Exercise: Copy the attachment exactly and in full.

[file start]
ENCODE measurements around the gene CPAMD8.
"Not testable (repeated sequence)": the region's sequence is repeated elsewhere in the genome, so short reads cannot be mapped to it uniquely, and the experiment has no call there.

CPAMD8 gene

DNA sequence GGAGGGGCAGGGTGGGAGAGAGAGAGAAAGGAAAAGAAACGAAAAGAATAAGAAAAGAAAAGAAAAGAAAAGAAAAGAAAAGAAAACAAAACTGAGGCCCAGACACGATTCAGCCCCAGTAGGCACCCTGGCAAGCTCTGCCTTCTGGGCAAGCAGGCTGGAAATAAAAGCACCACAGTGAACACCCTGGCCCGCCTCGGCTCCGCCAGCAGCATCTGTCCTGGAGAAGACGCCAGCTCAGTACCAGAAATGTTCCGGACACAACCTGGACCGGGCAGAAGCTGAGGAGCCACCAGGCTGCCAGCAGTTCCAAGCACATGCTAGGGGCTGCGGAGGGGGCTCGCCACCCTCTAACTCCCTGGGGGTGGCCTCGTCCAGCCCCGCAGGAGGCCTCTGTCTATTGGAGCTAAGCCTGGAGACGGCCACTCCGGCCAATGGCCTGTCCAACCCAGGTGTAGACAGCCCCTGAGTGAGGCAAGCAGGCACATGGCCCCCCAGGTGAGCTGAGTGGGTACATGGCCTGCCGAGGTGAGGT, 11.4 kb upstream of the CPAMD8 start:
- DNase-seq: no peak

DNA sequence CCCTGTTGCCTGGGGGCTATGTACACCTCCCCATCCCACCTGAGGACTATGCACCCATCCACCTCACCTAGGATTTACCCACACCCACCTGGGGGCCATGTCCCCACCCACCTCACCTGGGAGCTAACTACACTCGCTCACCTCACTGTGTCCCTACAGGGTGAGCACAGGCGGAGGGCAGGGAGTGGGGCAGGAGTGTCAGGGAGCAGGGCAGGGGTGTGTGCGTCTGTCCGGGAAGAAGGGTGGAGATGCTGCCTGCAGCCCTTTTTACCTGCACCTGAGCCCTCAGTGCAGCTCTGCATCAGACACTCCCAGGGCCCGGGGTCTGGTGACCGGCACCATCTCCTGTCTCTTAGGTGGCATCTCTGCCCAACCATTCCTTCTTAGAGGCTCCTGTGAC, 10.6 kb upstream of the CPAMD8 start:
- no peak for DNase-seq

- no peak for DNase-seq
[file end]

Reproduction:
ENCODE measurements around the gene CPAMD8.
"Not testable (repeated sequence)": the region's sequence is repeated elsewhere in the genome, so short reads cannot be mapped to it uniquely, and the experiment has no call there.

CPAMD8 gene

DNA sequence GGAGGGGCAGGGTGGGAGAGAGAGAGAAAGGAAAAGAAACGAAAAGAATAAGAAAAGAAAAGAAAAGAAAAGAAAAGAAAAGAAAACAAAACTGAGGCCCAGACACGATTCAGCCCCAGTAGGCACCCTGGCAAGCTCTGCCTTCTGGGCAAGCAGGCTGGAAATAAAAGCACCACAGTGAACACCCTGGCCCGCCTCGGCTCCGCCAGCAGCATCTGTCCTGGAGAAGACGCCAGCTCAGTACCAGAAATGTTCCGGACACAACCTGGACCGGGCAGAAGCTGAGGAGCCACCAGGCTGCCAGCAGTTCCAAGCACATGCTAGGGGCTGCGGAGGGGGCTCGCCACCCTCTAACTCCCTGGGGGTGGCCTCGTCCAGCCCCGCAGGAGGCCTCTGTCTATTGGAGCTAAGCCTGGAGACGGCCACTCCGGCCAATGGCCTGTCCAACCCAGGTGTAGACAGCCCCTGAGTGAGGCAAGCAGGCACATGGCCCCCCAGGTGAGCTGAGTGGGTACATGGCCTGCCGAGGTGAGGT, 11.4 kb upstream of the CPAMD8 start:
- DNase-seq: no peak

DNA sequence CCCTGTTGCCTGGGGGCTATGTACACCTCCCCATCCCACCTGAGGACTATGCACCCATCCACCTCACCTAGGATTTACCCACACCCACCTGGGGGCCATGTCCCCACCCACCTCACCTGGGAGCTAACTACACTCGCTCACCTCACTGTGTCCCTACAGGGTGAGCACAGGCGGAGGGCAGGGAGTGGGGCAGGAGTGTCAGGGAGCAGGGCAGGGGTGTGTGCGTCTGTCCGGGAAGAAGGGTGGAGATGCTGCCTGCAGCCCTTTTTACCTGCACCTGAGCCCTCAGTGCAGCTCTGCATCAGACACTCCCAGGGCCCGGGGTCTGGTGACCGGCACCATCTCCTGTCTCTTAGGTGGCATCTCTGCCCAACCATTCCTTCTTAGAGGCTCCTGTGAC, 10.6 kb upstream of the CPAMD8 start:
- no peak for DNase-seq

- no peak for DNase-seq